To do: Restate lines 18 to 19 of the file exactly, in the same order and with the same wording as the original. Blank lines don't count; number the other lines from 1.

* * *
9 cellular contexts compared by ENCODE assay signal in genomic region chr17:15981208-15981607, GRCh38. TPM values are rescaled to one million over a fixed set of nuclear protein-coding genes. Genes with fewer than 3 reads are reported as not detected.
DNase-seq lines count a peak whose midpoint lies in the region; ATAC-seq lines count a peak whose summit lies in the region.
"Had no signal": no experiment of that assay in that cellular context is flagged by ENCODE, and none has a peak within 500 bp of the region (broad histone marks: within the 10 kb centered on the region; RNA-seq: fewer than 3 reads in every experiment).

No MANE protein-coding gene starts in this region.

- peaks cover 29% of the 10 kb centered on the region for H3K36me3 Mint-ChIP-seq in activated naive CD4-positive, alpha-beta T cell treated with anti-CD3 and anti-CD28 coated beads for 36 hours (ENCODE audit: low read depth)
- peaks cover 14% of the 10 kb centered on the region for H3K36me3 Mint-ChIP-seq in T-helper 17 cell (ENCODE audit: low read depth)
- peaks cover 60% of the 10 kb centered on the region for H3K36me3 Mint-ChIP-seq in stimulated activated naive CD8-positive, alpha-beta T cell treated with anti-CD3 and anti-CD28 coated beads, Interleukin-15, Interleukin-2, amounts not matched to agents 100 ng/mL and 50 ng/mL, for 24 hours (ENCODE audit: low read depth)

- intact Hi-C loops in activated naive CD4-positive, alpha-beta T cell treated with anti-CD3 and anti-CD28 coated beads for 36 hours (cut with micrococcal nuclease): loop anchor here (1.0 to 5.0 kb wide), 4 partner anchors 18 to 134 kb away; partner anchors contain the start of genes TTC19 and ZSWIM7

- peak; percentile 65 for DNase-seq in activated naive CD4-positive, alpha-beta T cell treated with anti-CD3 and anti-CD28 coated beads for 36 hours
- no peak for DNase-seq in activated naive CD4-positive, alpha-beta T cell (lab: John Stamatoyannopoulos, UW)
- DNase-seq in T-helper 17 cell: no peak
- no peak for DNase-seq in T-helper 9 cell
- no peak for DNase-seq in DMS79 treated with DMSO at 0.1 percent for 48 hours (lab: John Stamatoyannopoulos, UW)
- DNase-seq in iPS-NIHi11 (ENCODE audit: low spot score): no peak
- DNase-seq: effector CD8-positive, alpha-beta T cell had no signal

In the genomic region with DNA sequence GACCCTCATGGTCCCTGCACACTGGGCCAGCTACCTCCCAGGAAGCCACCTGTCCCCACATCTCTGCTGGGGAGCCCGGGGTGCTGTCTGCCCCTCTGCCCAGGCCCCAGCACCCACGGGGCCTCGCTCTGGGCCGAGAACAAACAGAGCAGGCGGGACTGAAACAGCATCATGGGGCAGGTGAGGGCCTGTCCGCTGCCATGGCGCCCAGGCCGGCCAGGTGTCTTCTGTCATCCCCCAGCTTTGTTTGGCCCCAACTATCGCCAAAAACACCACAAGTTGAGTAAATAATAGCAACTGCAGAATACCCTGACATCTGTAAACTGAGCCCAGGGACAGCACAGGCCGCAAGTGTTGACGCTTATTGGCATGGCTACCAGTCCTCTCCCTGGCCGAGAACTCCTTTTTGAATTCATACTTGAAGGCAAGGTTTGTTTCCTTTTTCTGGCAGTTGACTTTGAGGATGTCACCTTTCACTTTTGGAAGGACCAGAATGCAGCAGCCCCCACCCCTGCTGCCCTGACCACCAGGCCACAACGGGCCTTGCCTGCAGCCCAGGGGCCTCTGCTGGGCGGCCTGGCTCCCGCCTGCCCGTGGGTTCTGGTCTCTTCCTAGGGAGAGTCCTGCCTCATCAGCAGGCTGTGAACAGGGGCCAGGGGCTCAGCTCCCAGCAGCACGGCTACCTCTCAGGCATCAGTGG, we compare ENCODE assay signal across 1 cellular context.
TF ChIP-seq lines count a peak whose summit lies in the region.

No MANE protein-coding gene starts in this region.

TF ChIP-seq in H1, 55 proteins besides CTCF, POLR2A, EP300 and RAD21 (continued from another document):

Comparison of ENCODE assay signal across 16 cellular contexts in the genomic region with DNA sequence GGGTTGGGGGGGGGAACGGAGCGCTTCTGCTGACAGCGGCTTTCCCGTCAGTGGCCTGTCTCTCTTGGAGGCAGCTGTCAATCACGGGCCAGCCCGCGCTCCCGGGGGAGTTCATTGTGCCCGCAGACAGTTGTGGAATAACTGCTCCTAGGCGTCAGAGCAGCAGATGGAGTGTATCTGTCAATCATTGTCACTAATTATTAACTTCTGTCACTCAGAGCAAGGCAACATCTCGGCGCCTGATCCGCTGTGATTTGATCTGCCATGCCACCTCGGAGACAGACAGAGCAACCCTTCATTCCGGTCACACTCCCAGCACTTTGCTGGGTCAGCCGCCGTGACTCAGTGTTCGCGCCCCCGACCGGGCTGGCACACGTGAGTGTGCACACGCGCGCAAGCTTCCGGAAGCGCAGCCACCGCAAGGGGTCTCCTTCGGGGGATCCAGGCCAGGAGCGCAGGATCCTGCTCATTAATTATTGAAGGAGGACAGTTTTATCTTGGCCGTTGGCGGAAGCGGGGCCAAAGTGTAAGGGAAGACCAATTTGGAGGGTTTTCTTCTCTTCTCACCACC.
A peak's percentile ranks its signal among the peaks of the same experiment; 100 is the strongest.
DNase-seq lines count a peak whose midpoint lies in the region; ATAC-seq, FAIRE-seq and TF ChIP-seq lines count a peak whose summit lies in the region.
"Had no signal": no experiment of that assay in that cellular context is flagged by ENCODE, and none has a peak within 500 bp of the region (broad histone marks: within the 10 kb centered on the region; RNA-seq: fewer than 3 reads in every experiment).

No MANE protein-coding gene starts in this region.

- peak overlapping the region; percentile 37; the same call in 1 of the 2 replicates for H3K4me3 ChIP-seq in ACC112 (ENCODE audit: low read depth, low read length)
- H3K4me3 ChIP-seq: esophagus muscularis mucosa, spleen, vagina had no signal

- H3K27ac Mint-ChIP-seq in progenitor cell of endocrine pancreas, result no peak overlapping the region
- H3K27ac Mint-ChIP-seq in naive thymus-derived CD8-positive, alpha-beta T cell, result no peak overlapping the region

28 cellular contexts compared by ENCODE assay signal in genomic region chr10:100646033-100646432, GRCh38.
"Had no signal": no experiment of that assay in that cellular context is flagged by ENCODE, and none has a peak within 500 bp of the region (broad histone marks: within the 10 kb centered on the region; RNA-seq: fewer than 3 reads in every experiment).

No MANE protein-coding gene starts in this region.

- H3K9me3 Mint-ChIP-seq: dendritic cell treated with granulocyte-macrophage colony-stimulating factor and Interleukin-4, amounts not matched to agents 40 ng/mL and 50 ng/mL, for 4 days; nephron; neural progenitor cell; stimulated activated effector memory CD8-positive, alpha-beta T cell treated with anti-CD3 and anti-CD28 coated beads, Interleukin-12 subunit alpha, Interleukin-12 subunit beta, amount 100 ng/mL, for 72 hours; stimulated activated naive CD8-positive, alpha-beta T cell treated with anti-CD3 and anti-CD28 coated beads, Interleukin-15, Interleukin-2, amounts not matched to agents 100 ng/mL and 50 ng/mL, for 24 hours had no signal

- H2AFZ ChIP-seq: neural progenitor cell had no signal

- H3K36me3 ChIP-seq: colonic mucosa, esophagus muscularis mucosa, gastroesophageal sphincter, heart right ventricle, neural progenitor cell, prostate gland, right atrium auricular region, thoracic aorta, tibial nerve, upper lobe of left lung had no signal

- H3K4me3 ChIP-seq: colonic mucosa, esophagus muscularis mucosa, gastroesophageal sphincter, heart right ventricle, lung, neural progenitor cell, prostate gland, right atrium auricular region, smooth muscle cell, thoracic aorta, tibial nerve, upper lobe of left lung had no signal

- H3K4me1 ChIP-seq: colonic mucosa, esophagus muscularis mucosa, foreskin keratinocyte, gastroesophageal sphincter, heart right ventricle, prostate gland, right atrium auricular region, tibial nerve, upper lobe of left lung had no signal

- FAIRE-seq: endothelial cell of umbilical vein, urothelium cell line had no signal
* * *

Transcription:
No MANE protein-coding gene starts in this region.

TF ChIP-seq in H1, 55 proteins besides CTCF, POLR2A, EP300 and RAD21 (continued from another document):